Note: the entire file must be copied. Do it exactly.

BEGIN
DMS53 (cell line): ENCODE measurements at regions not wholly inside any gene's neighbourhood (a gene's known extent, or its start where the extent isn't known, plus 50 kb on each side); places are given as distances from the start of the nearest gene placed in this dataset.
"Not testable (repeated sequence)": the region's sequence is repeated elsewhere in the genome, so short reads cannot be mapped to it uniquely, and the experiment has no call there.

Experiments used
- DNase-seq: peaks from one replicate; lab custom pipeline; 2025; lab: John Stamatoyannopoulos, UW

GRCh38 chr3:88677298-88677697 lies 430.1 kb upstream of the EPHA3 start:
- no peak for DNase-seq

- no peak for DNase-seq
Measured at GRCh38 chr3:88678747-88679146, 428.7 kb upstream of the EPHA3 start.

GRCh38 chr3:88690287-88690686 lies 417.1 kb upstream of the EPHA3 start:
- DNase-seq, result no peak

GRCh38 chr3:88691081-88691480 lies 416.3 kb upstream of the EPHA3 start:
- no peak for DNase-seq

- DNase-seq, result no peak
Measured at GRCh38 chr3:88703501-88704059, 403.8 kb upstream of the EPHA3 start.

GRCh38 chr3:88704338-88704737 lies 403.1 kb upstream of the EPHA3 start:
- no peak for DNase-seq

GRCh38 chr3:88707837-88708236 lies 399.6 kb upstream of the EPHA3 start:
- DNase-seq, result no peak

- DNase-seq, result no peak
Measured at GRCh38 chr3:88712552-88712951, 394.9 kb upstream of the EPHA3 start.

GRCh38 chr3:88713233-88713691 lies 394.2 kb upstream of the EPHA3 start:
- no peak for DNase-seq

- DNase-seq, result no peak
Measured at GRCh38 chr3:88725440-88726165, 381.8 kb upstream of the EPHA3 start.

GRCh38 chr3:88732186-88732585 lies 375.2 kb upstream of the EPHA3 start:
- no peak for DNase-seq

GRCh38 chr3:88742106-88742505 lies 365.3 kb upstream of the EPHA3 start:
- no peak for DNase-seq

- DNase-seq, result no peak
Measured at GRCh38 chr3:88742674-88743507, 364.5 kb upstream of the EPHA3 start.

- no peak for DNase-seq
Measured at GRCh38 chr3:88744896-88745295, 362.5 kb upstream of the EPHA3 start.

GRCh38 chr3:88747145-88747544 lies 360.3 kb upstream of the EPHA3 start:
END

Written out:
DMS53 (cell line): ENCODE measurements at regions not wholly inside any gene's neighbourhood (a gene's known extent, or its start where the extent isn't known, plus 50 kb on each side); places are given as distances from the start of the nearest gene placed in this dataset.
"Not testable (repeated sequence)": the region's sequence is repeated elsewhere in the genome, so short reads cannot be mapped to it uniquely, and the experiment has no call there.

Experiments used
- DNase-seq: peaks from one replicate; lab custom pipeline; 2025; lab: John Stamatoyannopoulos, UW

GRCh38 chr3:88677298-88677697 lies 430.1 kb upstream of the EPHA3 start:
- no peak for DNase-seq

- no peak for DNase-seq
Measured at GRCh38 chr3:88678747-88679146, 428.7 kb upstream of the EPHA3 start.

GRCh38 chr3:88690287-88690686 lies 417.1 kb upstream of the EPHA3 start:
- DNase-seq, result no peak

GRCh38 chr3:88691081-88691480 lies 416.3 kb upstream of the EPHA3 start:
- no peak for DNase-seq

- DNase-seq, result no peak
Measured at GRCh38 chr3:88703501-88704059, 403.8 kb upstream of the EPHA3 start.

GRCh38 chr3:88704338-88704737 lies 403.1 kb upstream of the EPHA3 start:
- no peak for DNase-seq

GRCh38 chr3:88707837-88708236 lies 399.6 kb upstream of the EPHA3 start:
- DNase-seq, result no peak

- DNase-seq, result no peak
Measured at GRCh38 chr3:88712552-88712951, 394.9 kb upstream of the EPHA3 start.

GRCh38 chr3:88713233-88713691 lies 394.2 kb upstream of the EPHA3 start:
- no peak for DNase-seq

- DNase-seq, result no peak
Measured at GRCh38 chr3:88725440-88726165, 381.8 kb upstream of the EPHA3 start.

GRCh38 chr3:88732186-88732585 lies 375.2 kb upstream of the EPHA3 start:
- no peak for DNase-seq

GRCh38 chr3:88742106-88742505 lies 365.3 kb upstream of the EPHA3 start:
- no peak for DNase-seq

- DNase-seq, result no peak
Measured at GRCh38 chr3:88742674-88743507, 364.5 kb upstream of the EPHA3 start.

- no peak for DNase-seq
Measured at GRCh38 chr3:88744896-88745295, 362.5 kb upstream of the EPHA3 start.

GRCh38 chr3:88747145-88747544 lies 360.3 kb upstream of the EPHA3 start: